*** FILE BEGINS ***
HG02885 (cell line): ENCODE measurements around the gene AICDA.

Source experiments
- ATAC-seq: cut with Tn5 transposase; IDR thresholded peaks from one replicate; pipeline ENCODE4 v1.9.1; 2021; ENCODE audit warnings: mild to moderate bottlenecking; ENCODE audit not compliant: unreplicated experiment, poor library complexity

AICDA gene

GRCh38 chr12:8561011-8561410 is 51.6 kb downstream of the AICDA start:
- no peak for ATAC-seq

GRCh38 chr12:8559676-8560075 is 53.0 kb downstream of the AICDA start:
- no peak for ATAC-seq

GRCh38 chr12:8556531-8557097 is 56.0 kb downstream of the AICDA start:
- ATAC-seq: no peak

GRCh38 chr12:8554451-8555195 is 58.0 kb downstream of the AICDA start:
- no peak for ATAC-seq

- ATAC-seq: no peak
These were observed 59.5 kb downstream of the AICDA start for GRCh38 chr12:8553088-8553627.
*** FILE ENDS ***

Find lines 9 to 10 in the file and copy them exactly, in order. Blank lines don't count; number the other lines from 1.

GRCh38 chr12:8556531-8557097 is 56.0 kb downstream of the AICDA start:
- ATAC-seq: no peak